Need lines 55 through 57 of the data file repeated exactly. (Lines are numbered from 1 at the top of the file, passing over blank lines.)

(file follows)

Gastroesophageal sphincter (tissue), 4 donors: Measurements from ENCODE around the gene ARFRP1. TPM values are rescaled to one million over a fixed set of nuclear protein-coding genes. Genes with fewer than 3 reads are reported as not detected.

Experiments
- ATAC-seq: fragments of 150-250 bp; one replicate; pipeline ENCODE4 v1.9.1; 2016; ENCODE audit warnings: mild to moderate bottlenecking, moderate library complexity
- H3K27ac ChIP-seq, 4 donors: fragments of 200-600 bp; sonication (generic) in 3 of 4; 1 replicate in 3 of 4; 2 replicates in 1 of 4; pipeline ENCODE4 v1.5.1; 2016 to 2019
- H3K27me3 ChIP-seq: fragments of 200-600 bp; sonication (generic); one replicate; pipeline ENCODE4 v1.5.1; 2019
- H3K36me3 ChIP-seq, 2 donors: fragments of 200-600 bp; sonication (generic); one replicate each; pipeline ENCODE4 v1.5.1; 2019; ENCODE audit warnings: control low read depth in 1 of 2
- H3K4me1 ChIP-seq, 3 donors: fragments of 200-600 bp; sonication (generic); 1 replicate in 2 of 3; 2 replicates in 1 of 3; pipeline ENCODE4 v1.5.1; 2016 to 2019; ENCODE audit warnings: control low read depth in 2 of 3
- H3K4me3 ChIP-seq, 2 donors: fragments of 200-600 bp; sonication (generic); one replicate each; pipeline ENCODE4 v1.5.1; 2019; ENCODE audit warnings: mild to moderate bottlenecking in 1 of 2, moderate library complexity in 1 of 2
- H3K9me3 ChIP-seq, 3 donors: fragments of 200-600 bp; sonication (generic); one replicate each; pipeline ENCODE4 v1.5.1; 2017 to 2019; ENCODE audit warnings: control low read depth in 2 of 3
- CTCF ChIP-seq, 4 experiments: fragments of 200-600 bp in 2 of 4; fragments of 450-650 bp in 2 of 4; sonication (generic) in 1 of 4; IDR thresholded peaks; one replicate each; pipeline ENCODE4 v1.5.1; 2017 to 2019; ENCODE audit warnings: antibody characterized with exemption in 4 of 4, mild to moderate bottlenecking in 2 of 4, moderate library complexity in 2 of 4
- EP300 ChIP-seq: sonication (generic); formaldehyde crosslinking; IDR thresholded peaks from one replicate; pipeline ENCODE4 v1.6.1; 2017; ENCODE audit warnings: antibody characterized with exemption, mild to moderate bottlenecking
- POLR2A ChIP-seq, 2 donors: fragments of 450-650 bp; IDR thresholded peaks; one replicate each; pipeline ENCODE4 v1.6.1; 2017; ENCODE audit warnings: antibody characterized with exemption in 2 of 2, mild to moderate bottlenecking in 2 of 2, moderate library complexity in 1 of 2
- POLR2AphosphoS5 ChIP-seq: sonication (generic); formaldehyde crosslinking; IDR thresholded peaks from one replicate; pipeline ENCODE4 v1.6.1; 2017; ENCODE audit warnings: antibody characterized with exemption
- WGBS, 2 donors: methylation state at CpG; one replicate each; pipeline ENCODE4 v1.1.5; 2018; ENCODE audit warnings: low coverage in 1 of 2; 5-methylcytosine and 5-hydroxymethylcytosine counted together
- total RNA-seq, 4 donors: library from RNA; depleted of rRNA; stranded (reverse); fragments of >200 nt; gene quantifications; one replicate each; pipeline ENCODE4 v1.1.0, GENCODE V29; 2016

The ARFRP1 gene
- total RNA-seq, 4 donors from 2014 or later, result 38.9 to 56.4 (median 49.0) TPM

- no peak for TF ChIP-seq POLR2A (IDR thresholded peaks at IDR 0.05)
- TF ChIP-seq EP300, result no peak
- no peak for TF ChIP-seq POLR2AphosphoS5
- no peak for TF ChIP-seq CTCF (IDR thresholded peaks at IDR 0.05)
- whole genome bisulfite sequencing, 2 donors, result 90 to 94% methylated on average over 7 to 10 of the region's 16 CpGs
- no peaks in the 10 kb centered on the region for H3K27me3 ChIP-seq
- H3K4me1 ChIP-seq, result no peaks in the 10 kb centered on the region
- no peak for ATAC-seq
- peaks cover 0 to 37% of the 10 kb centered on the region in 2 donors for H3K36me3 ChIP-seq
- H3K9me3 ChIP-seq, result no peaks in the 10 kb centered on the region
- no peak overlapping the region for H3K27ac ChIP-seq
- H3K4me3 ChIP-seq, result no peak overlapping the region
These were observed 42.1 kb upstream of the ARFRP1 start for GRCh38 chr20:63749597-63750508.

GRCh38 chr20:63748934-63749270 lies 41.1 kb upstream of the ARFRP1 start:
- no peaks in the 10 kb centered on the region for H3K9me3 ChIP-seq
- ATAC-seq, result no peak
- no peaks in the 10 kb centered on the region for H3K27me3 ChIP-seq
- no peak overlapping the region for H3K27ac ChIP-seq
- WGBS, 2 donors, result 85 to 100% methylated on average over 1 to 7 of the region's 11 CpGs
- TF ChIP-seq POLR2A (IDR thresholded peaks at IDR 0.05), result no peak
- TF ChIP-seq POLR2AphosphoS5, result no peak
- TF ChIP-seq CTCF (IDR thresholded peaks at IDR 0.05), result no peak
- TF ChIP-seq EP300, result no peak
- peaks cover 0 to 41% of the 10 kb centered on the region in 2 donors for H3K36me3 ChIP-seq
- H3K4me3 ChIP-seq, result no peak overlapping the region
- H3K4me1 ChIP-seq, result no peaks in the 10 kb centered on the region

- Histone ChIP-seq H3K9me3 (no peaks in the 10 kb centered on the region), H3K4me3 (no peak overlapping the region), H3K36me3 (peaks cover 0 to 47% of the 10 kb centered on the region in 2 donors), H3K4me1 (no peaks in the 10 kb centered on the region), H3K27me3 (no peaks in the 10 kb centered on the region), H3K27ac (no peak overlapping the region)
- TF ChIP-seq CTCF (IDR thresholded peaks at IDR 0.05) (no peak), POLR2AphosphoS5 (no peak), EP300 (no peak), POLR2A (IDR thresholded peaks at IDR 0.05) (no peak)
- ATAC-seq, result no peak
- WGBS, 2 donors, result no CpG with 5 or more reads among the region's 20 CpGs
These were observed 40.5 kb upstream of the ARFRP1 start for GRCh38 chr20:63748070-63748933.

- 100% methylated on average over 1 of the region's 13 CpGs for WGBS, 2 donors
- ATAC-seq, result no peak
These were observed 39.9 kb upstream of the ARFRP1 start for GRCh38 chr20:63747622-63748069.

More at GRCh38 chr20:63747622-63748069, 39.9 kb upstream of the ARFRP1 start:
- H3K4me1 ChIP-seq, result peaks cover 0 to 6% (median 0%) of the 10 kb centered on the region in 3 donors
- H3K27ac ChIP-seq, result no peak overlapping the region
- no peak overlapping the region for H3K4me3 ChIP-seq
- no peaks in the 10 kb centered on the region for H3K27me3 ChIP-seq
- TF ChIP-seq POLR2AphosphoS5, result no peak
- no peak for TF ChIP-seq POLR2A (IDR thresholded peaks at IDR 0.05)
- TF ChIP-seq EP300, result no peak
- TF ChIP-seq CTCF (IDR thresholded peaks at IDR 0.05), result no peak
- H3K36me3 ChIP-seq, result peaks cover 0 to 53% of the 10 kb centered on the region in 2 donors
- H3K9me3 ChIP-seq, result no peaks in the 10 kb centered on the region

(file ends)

- no peak overlapping the region for H3K4me3 ChIP-seq
- no peaks in the 10 kb centered on the region for H3K27me3 ChIP-seq
- TF ChIP-seq POLR2AphosphoS5, result no peak